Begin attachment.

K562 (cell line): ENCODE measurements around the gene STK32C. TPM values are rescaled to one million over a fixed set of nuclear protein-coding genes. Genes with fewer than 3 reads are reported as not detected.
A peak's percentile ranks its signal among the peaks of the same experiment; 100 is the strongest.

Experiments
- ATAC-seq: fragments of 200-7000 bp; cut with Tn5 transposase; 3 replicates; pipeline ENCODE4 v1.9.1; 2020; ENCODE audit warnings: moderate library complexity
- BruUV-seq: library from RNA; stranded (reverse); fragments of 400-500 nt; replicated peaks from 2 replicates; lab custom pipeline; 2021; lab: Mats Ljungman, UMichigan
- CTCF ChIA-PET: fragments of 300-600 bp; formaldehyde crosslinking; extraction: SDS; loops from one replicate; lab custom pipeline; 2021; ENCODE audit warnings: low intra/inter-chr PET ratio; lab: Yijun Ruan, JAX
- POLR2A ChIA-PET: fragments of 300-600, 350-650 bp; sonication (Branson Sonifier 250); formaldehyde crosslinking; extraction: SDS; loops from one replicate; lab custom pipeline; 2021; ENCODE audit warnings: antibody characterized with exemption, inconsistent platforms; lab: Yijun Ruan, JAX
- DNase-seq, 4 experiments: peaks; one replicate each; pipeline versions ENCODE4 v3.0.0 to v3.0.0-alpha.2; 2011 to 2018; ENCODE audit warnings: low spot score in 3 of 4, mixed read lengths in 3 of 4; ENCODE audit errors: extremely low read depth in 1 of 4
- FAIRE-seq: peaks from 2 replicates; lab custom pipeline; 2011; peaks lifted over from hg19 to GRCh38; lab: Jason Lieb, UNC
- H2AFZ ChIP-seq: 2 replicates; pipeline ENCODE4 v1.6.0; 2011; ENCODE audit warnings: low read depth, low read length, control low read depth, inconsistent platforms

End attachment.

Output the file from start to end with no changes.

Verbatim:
K562 (cell line): ENCODE measurements around the gene STK32C. TPM values are rescaled to one million over a fixed set of nuclear protein-coding genes. Genes with fewer than 3 reads are reported as not detected.
A peak's percentile ranks its signal among the peaks of the same experiment; 100 is the strongest.

Experiments
- ATAC-seq: fragments of 200-7000 bp; cut with Tn5 transposase; 3 replicates; pipeline ENCODE4 v1.9.1; 2020; ENCODE audit warnings: moderate library complexity
- BruUV-seq: library from RNA; stranded (reverse); fragments of 400-500 nt; replicated peaks from 2 replicates; lab custom pipeline; 2021; lab: Mats Ljungman, UMichigan
- CTCF ChIA-PET: fragments of 300-600 bp; formaldehyde crosslinking; extraction: SDS; loops from one replicate; lab custom pipeline; 2021; ENCODE audit warnings: low intra/inter-chr PET ratio; lab: Yijun Ruan, JAX
- POLR2A ChIA-PET: fragments of 300-600, 350-650 bp; sonication (Branson Sonifier 250); formaldehyde crosslinking; extraction: SDS; loops from one replicate; lab custom pipeline; 2021; ENCODE audit warnings: antibody characterized with exemption, inconsistent platforms; lab: Yijun Ruan, JAX
- DNase-seq, 4 experiments: peaks; one replicate each; pipeline versions ENCODE4 v3.0.0 to v3.0.0-alpha.2; 2011 to 2018; ENCODE audit warnings: low spot score in 3 of 4, mixed read lengths in 3 of 4; ENCODE audit errors: extremely low read depth in 1 of 4
- FAIRE-seq: peaks from 2 replicates; lab custom pipeline; 2011; peaks lifted over from hg19 to GRCh38; lab: Jason Lieb, UNC
- H2AFZ ChIP-seq: 2 replicates; pipeline ENCODE4 v1.6.0; 2011; ENCODE audit warnings: low read depth, low read length, control low read depth, inconsistent platforms